Turn A, unlike every other giant robot anime ever, does not feature a massive war at the center of its narrative. A ceasefire between Earthling nations and Moonrace is declared early in the series and becomes the narrative hook, as the conflict constantly fluctuates between hot and cold. All the while both sides frantically seek to ramp up proliferation of the destructive robots buried under the Earth. If Mobile Suit Gundam referenced, at least partly, World War II, then Turn A references something closer to the Cold War and the world we live in today. I’ll go out on another theory here (bear with me) and say that Tomino must have been reading about the state of Israel while writing the draft for his show.
Like the Israel-Palestine conflict there is a minority population with a massively-lopsided technological and military advantage claiming to be “returning” to land that was always theirs on grounds of a millennia-old prophecy — land already populated by the local majority. Likewise, that majority sees these newcomers as alien (in Turn A, quite literally so) invaders whose claim rings false and must be driven out by any means and at any cost. It’s a rich context to draw from, extremely relatable for anyone with a passing grasp of international events since WWII, and a large part of what makes this show so infectious.
Neither side is a monolithic empire. The Moonrace is split between militarist and pacifist elements, and on a larger level between a traditional noble class and more hawkish military aristocrats. The Earth dwellers of the continent of Ameria (not a typo) live in various nation-states, chief among them Inglessa and Luciana. The relations between Inglessa and Luciana, as personified in Inglessa baron and industrialist Guin Lineford and Luciana noble family representative Lily Borjarnon, become key to the continued resistance to Moonrace expansion. Their nations have militaries with their own personalities and agendas. A recurring theme in the show is Lineford’s inability to exert real authority over the Inglessa Militia, with often dire consequences. Ironically, he owns much of the fledgling industry that keeps the Militia supplied, so it’s no one-sided relationship either. All of that for what’s ostensibly a show intended to sell model kits to kids.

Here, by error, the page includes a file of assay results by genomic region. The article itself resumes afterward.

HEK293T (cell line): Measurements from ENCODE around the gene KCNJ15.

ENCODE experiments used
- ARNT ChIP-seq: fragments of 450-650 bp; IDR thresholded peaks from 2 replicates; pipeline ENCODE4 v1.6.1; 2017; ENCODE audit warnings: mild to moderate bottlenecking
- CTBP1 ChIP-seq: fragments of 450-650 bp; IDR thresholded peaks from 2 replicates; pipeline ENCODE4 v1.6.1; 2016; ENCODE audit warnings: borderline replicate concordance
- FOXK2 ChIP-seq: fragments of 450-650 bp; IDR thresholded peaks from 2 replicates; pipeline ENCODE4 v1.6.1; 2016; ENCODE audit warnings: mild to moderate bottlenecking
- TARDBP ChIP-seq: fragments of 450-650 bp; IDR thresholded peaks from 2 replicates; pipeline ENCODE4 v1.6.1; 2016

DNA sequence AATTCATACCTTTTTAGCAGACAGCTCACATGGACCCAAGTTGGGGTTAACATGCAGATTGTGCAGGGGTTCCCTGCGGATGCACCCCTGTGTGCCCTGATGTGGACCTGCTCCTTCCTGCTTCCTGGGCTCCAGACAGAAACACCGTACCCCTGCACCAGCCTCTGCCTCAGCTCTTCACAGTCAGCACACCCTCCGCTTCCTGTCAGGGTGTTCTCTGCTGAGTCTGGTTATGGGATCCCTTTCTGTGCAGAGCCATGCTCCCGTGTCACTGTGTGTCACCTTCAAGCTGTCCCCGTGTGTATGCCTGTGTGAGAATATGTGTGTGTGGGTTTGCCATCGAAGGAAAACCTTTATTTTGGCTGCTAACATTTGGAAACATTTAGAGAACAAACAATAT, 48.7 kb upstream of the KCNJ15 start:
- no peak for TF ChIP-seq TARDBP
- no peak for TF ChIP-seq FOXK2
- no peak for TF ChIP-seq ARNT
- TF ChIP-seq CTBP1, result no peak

From the first episode onwards, the viewer can tell something is up visually. Futurist Syd Mead worked on mechanical designs for the series. The mobile suits piloted by the Moonrace truly look like things designed and operated by a completely alien culture. The Turn A itself, which has its own links to Moonrace technology, reflects the same aesthetic.
This was the last Gundam to feature hand-drawn cel animation, in case it needed anything else to further differentiate itself. Visually, it exists strangely outside of time. If you’d told me that Turn A Gundam was produced in 1986, I would have believed you. Old Sunrise visual standards are very much in effect. The result is art and animation that never looks quite great, but never fails to get the job done either.
At times I wondered if Tomino was making Turn A as self-consciously weird as possible in an attempt to sabotage for Sunrise and Bandai the franchise he’d spent over a decade building. I guess by now, looking at the abomination which alternate universe, post-Tomino Gundam has become, his intentions are moot. They certainly are to Sunrise and Bandai.
The standby comments that dominate what little discussion there is of Turn A: “it’s so wacky and silly!” “There are mobile suits from older Gundam shows in it!” overlook the nuanced story that is the show’s true appeal and why it remains such a respected entry in the franchise. If only it ended here.